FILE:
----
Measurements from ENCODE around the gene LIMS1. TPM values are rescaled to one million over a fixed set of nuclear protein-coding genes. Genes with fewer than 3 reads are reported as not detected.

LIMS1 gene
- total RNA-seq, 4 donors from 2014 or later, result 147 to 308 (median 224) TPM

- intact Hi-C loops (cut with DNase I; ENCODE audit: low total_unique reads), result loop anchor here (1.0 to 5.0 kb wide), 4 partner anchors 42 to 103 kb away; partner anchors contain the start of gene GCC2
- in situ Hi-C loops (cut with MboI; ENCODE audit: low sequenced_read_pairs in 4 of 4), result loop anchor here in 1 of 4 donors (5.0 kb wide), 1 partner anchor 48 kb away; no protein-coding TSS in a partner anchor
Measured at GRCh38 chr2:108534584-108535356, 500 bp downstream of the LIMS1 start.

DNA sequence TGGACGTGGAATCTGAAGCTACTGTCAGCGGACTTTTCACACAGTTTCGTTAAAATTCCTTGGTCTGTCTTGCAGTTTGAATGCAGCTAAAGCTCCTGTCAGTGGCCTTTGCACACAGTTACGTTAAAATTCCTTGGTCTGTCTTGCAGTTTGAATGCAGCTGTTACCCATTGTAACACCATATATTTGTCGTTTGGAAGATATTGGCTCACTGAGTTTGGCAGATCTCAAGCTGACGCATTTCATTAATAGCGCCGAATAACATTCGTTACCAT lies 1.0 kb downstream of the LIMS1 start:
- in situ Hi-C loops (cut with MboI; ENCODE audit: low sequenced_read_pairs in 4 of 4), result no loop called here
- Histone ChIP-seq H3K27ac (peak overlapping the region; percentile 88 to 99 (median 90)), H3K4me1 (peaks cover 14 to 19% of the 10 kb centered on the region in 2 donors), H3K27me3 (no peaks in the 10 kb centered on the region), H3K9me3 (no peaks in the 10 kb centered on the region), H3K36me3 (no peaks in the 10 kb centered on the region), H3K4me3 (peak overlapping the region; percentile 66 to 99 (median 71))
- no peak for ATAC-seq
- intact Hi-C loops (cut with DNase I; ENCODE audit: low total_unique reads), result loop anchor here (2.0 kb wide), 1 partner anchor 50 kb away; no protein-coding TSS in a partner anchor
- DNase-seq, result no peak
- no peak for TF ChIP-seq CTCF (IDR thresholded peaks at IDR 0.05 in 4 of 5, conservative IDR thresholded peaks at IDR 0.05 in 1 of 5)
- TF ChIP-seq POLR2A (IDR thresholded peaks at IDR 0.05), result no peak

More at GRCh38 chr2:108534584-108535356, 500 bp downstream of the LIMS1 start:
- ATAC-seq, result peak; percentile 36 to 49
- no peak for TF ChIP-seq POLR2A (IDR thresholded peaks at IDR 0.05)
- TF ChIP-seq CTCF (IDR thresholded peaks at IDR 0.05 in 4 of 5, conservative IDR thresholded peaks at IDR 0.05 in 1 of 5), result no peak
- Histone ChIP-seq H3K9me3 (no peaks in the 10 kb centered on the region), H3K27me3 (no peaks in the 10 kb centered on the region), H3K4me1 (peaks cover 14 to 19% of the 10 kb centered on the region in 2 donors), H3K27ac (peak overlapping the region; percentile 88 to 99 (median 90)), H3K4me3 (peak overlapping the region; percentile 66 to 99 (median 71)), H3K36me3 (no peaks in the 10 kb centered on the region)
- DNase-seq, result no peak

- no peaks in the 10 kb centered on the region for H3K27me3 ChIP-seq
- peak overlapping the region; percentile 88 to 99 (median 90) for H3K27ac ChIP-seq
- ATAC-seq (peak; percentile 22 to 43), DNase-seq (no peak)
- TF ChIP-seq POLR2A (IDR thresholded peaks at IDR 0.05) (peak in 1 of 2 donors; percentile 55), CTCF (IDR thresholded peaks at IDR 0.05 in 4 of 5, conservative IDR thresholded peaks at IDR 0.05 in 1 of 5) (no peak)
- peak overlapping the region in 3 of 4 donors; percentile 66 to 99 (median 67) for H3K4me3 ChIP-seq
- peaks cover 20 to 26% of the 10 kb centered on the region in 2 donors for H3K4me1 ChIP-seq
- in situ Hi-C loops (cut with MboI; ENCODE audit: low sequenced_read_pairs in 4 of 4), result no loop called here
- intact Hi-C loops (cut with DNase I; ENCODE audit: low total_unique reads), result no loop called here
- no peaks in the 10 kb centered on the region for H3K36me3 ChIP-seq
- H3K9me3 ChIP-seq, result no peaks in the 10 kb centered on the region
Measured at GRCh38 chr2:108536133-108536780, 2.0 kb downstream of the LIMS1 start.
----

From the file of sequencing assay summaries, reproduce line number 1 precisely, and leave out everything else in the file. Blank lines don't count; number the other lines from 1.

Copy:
Measurements from ENCODE around the gene LIMS1. TPM values are rescaled to one million over a fixed set of nuclear protein-coding genes. Genes with fewer than 3 reads are reported as not detected.